• Both foremilk and hindmilk are necessary for adequate nutrition.
  • Your baby's stomach is now about the size of an extra-large chicken egg and can hold about 2 1/2 ounces of milk each feeding.
  • On average:
    • 750 mL of breast milk is produced each day from 1 month of age through 6 months of age. 
    • 2 1/2 ounces of breastmilk is consumed per feeding. (It is important to remember that each baby is unique and has his/her own feeding pattern. Some may take 3 ounces in 3 minutes, 5 ounces in 10 minutes or 2 ounces in 25 minutes.
In the first 3 days of life, milk production is regulated by hormones. The two hormones that play a significant role in breastmilk production are prolactin and oxytocin. Prolactin stimulates the milk cells to produce breast milk, while oxytocin produces muscle contractions which release breastmilk into the milk ducts (this is known as the milk-ejection or the let-down reflex). The milk-ejection sensation varies among women. Some women may experience tingling in the breast, fullness or leaking, while others may not even be aware that it has occurred. To get a visual picture of this process, think of the milk cells within the breasts as a cluster of grapes. Prolactin stimulates the production of milk in each milk cell (each grape) and oxytocin contracts or squeezes each cell (grape) to remove the milk. The milk travels down the duct system (stem of the grape cluster) and out from the nipple. The milk-ejection reflex is felt as the milk travels down the milk duct (stem of the grape cluster).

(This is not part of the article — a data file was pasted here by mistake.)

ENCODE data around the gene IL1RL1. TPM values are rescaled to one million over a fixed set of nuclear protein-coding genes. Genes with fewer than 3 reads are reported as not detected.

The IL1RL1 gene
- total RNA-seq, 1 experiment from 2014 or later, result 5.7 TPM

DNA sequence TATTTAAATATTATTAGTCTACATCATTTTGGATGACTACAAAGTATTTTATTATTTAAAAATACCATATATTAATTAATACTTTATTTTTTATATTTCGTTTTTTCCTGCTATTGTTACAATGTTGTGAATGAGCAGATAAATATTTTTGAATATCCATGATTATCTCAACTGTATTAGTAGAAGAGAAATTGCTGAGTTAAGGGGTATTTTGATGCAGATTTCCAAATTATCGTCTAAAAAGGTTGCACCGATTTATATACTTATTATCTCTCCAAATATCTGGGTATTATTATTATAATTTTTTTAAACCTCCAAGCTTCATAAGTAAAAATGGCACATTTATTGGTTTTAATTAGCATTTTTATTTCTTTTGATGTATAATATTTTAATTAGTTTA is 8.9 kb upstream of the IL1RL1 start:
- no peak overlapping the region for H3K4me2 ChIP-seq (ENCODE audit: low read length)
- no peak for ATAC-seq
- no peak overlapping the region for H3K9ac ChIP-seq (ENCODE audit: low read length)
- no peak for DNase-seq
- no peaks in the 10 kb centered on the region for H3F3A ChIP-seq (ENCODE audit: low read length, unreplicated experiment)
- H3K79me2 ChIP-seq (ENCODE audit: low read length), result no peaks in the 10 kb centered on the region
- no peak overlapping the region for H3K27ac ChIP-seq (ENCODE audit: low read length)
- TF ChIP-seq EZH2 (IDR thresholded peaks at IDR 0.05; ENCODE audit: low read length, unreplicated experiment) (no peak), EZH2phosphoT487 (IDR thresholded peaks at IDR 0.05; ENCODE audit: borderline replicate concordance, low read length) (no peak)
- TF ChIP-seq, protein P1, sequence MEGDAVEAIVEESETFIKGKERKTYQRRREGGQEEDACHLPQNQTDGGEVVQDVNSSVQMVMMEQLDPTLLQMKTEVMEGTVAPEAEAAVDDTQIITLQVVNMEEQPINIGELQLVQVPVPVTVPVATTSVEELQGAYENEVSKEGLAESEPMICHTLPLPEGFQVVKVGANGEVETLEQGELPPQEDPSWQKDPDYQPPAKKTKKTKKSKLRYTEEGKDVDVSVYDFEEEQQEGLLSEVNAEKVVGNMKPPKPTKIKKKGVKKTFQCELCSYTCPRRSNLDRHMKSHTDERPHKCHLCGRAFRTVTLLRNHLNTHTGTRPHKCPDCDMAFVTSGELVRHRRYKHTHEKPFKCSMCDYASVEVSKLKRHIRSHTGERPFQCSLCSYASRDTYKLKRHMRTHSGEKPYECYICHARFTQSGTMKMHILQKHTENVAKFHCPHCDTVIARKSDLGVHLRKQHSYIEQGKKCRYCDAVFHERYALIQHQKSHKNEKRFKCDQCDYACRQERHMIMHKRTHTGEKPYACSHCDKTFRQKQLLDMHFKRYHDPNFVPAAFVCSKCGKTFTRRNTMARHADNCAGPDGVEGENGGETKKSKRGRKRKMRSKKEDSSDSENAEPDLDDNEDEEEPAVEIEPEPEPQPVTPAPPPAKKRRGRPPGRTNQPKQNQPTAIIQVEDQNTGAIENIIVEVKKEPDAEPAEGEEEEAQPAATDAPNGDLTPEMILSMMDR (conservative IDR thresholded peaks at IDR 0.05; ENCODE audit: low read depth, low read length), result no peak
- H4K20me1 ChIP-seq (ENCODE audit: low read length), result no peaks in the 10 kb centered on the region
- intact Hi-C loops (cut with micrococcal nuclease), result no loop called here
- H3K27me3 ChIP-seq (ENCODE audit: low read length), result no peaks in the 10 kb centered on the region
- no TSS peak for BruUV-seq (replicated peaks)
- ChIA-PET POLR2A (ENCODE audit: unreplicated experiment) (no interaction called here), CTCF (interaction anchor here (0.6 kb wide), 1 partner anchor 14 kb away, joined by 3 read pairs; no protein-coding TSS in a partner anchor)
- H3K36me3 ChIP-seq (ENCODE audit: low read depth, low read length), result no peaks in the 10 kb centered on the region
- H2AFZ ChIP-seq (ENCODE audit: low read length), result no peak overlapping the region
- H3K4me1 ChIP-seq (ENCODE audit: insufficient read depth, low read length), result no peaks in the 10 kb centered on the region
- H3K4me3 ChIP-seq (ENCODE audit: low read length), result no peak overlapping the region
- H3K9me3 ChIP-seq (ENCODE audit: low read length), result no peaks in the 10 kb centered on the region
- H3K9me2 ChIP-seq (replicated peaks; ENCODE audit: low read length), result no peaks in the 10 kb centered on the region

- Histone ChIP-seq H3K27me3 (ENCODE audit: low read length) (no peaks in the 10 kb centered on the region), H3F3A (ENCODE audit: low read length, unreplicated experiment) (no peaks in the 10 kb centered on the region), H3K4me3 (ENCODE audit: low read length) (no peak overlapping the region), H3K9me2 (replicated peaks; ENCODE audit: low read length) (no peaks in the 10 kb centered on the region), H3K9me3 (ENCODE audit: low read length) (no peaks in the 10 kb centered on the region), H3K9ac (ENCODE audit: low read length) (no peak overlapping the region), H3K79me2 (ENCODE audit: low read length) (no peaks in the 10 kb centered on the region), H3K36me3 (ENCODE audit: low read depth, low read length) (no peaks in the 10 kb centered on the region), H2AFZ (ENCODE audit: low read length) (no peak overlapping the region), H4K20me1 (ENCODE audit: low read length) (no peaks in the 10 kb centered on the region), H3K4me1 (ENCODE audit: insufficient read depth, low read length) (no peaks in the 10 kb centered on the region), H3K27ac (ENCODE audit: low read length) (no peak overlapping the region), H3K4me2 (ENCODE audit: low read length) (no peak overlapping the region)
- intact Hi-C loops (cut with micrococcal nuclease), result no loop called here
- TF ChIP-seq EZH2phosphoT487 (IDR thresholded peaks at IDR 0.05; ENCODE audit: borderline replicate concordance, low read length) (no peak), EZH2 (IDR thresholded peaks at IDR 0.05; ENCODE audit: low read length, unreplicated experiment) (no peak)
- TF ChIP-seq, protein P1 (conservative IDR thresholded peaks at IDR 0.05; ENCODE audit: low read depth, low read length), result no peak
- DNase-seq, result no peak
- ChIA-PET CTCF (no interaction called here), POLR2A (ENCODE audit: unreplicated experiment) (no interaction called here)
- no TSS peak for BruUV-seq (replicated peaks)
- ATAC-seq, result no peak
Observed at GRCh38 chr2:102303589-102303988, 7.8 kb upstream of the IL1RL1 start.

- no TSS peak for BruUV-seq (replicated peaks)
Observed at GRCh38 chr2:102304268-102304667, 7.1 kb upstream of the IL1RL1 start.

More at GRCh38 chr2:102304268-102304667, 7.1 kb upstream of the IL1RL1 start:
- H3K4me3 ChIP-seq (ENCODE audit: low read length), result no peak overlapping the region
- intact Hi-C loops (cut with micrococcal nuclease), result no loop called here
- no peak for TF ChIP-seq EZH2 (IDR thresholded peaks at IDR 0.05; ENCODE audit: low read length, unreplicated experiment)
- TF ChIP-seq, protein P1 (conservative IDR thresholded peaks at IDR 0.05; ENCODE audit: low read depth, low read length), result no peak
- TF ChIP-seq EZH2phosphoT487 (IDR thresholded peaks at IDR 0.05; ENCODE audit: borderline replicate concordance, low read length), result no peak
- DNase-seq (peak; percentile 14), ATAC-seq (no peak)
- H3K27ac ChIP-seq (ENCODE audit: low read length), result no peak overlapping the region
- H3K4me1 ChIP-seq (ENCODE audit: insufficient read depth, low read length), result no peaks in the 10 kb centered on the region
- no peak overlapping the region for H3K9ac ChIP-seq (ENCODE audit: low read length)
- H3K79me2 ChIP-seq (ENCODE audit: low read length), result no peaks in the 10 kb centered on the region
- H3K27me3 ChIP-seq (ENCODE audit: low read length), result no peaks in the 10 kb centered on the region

After the initial 3 days of life and once lactogenesis II has occurred (breastmilk volume has increased), milk removal and breast stimulation are essential for breast milk production and maintenance. This is better known as "Supply and Demand". In other words, the more milk that is removed, the more milk that is made. Your body will adjust to your baby's needs. During periods of rapid growth (known as growth spurts), your baby will feed more frequently. This signals your body to boost your milk production to satisfy his growth spurt. By feeding your baby on demand and allowing him to finish a breast before offering the next, you are ensuring that he gets both foremilk and hindmilk and allows for regulation of breastmilk production.

Be sure to get your rest, keep hydrated and eat nutritiously to help keep up your milk supply. If you feel as if your supply is dwindling or are having any kind of difficulty, reach out to a lactation consultant for assistance (find a lactation consultant here). Lactation consultants are a great resource for support and assistance.

Texas Department of State Health Services Nutritional Services and Texas Association of Local WIC Directors. Principles of Lactation Management. Attended May 2010.
Walker, M (2011). Breastfeeding Management for the Clinician (2 edition). Boston: Jones and Bartlett Publishers.